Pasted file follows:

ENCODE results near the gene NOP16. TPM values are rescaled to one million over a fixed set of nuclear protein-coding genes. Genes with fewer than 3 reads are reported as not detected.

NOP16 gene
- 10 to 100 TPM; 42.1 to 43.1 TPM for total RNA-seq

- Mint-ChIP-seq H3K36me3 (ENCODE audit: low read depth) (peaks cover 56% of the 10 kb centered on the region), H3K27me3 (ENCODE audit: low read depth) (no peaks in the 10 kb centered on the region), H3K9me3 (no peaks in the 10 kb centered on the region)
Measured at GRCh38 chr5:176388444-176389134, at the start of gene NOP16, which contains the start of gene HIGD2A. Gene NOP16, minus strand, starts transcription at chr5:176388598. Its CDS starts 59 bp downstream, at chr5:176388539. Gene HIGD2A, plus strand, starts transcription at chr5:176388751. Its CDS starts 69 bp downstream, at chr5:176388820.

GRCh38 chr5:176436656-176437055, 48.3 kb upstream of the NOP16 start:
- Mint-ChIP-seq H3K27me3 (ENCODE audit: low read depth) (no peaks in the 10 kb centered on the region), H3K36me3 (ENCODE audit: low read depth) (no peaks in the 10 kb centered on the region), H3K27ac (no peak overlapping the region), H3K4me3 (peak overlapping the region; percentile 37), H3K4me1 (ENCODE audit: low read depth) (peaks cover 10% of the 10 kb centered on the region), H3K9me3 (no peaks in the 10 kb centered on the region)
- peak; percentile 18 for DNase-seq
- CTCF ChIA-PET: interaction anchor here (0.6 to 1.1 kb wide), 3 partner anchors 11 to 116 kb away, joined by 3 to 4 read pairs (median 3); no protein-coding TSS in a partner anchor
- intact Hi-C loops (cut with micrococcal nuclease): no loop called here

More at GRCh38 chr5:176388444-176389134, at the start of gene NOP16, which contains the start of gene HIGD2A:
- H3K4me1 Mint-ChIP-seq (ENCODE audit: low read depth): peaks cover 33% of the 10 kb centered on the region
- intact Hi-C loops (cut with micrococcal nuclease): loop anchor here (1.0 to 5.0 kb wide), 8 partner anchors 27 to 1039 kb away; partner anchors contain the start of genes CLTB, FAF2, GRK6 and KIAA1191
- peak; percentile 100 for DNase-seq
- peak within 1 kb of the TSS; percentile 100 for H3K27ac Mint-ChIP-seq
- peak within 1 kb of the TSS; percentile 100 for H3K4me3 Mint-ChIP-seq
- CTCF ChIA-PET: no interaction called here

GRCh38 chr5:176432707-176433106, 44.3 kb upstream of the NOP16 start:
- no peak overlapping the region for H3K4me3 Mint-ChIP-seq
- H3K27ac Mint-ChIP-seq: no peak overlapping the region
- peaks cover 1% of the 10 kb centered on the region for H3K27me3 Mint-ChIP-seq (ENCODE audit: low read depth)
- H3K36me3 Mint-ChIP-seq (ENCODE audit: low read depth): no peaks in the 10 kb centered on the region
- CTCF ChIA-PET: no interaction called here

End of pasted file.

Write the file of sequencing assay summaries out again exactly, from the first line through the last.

ENCODE results near the gene NOP16. TPM values are rescaled to one million over a fixed set of nuclear protein-coding genes. Genes with fewer than 3 reads are reported as not detected.

NOP16 gene
- 10 to 100 TPM; 42.1 to 43.1 TPM for total RNA-seq

- Mint-ChIP-seq H3K36me3 (ENCODE audit: low read depth) (peaks cover 56% of the 10 kb centered on the region), H3K27me3 (ENCODE audit: low read depth) (no peaks in the 10 kb centered on the region), H3K9me3 (no peaks in the 10 kb centered on the region)
Measured at GRCh38 chr5:176388444-176389134, at the start of gene NOP16, which contains the start of gene HIGD2A. Gene NOP16, minus strand, starts transcription at chr5:176388598. Its CDS starts 59 bp downstream, at chr5:176388539. Gene HIGD2A, plus strand, starts transcription at chr5:176388751. Its CDS starts 69 bp downstream, at chr5:176388820.

GRCh38 chr5:176436656-176437055, 48.3 kb upstream of the NOP16 start:
- Mint-ChIP-seq H3K27me3 (ENCODE audit: low read depth) (no peaks in the 10 kb centered on the region), H3K36me3 (ENCODE audit: low read depth) (no peaks in the 10 kb centered on the region), H3K27ac (no peak overlapping the region), H3K4me3 (peak overlapping the region; percentile 37), H3K4me1 (ENCODE audit: low read depth) (peaks cover 10% of the 10 kb centered on the region), H3K9me3 (no peaks in the 10 kb centered on the region)
- peak; percentile 18 for DNase-seq
- CTCF ChIA-PET: interaction anchor here (0.6 to 1.1 kb wide), 3 partner anchors 11 to 116 kb away, joined by 3 to 4 read pairs (median 3); no protein-coding TSS in a partner anchor
- intact Hi-C loops (cut with micrococcal nuclease): no loop called here

More at GRCh38 chr5:176388444-176389134, at the start of gene NOP16, which contains the start of gene HIGD2A:
- H3K4me1 Mint-ChIP-seq (ENCODE audit: low read depth): peaks cover 33% of the 10 kb centered on the region
- intact Hi-C loops (cut with micrococcal nuclease): loop anchor here (1.0 to 5.0 kb wide), 8 partner anchors 27 to 1039 kb away; partner anchors contain the start of genes CLTB, FAF2, GRK6 and KIAA1191
- peak; percentile 100 for DNase-seq
- peak within 1 kb of the TSS; percentile 100 for H3K27ac Mint-ChIP-seq
- peak within 1 kb of the TSS; percentile 100 for H3K4me3 Mint-ChIP-seq
- CTCF ChIA-PET: no interaction called here

GRCh38 chr5:176432707-176433106, 44.3 kb upstream of the NOP16 start:
- no peak overlapping the region for H3K4me3 Mint-ChIP-seq
- H3K27ac Mint-ChIP-seq: no peak overlapping the region
- peaks cover 1% of the 10 kb centered on the region for H3K27me3 Mint-ChIP-seq (ENCODE audit: low read depth)
- H3K36me3 Mint-ChIP-seq (ENCODE audit: low read depth): no peaks in the 10 kb centered on the region
- CTCF ChIA-PET: no interaction called here